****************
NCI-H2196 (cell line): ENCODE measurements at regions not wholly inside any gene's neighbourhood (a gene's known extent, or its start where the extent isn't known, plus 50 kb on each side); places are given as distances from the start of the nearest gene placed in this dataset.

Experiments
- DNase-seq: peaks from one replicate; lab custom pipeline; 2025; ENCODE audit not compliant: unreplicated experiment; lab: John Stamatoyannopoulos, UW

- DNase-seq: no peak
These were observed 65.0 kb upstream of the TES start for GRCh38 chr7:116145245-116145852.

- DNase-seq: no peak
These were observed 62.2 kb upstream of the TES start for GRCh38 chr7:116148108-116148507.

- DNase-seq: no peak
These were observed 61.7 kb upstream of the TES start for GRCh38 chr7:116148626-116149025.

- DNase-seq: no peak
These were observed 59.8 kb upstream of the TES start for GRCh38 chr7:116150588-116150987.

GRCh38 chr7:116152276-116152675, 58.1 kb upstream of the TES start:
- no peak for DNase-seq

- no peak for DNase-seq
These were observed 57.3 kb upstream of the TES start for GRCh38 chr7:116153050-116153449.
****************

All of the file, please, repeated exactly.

NCI-H2196 (cell line): ENCODE measurements at regions not wholly inside any gene's neighbourhood (a gene's known extent, or its start where the extent isn't known, plus 50 kb on each side); places are given as distances from the start of the nearest gene placed in this dataset.

Experiments
- DNase-seq: peaks from one replicate; lab custom pipeline; 2025; ENCODE audit not compliant: unreplicated experiment; lab: John Stamatoyannopoulos, UW

- DNase-seq: no peak
These were observed 65.0 kb upstream of the TES start for GRCh38 chr7:116145245-116145852.

- DNase-seq: no peak
These were observed 62.2 kb upstream of the TES start for GRCh38 chr7:116148108-116148507.

- DNase-seq: no peak
These were observed 61.7 kb upstream of the TES start for GRCh38 chr7:116148626-116149025.

- DNase-seq: no peak
These were observed 59.8 kb upstream of the TES start for GRCh38 chr7:116150588-116150987.

GRCh38 chr7:116152276-116152675, 58.1 kb upstream of the TES start:
- no peak for DNase-seq

- no peak for DNase-seq
These were observed 57.3 kb upstream of the TES start for GRCh38 chr7:116153050-116153449.